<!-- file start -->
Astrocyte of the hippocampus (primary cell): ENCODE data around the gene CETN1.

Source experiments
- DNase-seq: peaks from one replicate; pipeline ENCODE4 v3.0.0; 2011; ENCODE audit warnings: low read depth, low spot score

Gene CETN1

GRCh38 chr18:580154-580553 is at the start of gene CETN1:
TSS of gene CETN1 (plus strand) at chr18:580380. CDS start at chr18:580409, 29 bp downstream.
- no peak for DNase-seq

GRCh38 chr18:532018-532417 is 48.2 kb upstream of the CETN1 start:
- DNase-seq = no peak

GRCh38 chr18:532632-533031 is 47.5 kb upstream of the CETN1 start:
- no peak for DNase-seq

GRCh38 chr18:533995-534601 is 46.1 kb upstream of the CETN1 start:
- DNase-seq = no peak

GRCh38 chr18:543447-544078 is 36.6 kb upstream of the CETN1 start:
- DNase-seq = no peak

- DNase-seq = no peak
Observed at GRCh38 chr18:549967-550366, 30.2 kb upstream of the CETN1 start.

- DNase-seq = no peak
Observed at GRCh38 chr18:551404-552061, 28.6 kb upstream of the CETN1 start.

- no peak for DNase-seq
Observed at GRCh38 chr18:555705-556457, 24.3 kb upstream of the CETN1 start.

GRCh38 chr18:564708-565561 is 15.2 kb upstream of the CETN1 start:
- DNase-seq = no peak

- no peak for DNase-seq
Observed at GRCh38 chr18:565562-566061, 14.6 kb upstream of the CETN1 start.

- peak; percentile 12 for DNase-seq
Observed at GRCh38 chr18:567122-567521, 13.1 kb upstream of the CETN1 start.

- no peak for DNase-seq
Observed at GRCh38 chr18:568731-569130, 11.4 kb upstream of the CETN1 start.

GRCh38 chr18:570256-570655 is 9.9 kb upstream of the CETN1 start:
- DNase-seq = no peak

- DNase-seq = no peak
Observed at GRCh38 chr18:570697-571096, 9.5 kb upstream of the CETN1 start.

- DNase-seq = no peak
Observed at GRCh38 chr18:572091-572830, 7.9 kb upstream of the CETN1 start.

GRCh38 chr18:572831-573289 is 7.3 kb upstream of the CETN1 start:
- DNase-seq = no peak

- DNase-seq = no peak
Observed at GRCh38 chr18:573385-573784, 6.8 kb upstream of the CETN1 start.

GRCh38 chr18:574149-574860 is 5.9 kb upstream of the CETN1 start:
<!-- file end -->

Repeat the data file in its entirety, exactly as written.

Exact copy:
Astrocyte of the hippocampus (primary cell): ENCODE data around the gene CETN1.

Source experiments
- DNase-seq: peaks from one replicate; pipeline ENCODE4 v3.0.0; 2011; ENCODE audit warnings: low read depth, low spot score

Gene CETN1

GRCh38 chr18:580154-580553 is at the start of gene CETN1:
TSS of gene CETN1 (plus strand) at chr18:580380. CDS start at chr18:580409, 29 bp downstream.
- no peak for DNase-seq

GRCh38 chr18:532018-532417 is 48.2 kb upstream of the CETN1 start:
- DNase-seq = no peak

GRCh38 chr18:532632-533031 is 47.5 kb upstream of the CETN1 start:
- no peak for DNase-seq

GRCh38 chr18:533995-534601 is 46.1 kb upstream of the CETN1 start:
- DNase-seq = no peak

GRCh38 chr18:543447-544078 is 36.6 kb upstream of the CETN1 start:
- DNase-seq = no peak

- DNase-seq = no peak
Observed at GRCh38 chr18:549967-550366, 30.2 kb upstream of the CETN1 start.

- DNase-seq = no peak
Observed at GRCh38 chr18:551404-552061, 28.6 kb upstream of the CETN1 start.

- no peak for DNase-seq
Observed at GRCh38 chr18:555705-556457, 24.3 kb upstream of the CETN1 start.

GRCh38 chr18:564708-565561 is 15.2 kb upstream of the CETN1 start:
- DNase-seq = no peak

- no peak for DNase-seq
Observed at GRCh38 chr18:565562-566061, 14.6 kb upstream of the CETN1 start.

- peak; percentile 12 for DNase-seq
Observed at GRCh38 chr18:567122-567521, 13.1 kb upstream of the CETN1 start.

- no peak for DNase-seq
Observed at GRCh38 chr18:568731-569130, 11.4 kb upstream of the CETN1 start.

GRCh38 chr18:570256-570655 is 9.9 kb upstream of the CETN1 start:
- DNase-seq = no peak

- DNase-seq = no peak
Observed at GRCh38 chr18:570697-571096, 9.5 kb upstream of the CETN1 start.

- DNase-seq = no peak
Observed at GRCh38 chr18:572091-572830, 7.9 kb upstream of the CETN1 start.

GRCh38 chr18:572831-573289 is 7.3 kb upstream of the CETN1 start:
- DNase-seq = no peak

- DNase-seq = no peak
Observed at GRCh38 chr18:573385-573784, 6.8 kb upstream of the CETN1 start.

GRCh38 chr18:574149-574860 is 5.9 kb upstream of the CETN1 start: